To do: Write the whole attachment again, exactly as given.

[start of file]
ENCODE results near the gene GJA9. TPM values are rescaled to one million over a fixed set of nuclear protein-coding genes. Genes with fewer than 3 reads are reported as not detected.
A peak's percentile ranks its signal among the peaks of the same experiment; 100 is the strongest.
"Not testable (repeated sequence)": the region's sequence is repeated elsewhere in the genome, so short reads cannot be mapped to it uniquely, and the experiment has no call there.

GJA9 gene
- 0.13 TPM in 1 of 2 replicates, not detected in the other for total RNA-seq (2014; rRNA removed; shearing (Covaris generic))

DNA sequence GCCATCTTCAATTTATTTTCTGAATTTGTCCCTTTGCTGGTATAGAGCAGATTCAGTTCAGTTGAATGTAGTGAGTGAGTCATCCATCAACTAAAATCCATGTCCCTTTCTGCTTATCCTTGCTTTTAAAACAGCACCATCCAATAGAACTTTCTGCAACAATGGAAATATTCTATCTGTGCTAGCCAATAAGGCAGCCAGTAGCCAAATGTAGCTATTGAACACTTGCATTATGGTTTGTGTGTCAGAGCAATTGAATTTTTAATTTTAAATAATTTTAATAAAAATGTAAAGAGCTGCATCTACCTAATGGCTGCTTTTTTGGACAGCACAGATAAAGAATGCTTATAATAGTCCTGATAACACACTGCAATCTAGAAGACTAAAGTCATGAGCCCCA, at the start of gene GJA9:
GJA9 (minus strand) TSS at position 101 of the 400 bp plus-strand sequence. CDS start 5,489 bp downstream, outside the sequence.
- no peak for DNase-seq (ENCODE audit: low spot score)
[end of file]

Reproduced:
ENCODE results near the gene GJA9. TPM values are rescaled to one million over a fixed set of nuclear protein-coding genes. Genes with fewer than 3 reads are reported as not detected.
A peak's percentile ranks its signal among the peaks of the same experiment; 100 is the strongest.
"Not testable (repeated sequence)": the region's sequence is repeated elsewhere in the genome, so short reads cannot be mapped to it uniquely, and the experiment has no call there.

GJA9 gene
- 0.13 TPM in 1 of 2 replicates, not detected in the other for total RNA-seq (2014; rRNA removed; shearing (Covaris generic))

DNA sequence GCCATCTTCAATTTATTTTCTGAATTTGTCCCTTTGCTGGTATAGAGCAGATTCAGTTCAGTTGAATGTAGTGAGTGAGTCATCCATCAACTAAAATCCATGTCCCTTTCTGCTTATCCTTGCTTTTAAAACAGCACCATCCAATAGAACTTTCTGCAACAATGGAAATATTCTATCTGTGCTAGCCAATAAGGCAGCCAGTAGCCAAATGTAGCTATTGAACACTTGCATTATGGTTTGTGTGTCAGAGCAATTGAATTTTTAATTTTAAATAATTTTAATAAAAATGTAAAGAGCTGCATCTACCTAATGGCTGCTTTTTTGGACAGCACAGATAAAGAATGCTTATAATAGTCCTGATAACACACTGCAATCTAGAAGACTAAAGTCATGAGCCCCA, at the start of gene GJA9:
GJA9 (minus strand) TSS at position 101 of the 400 bp plus-strand sequence. CDS start 5,489 bp downstream, outside the sequence.
- no peak for DNase-seq (ENCODE audit: low spot score)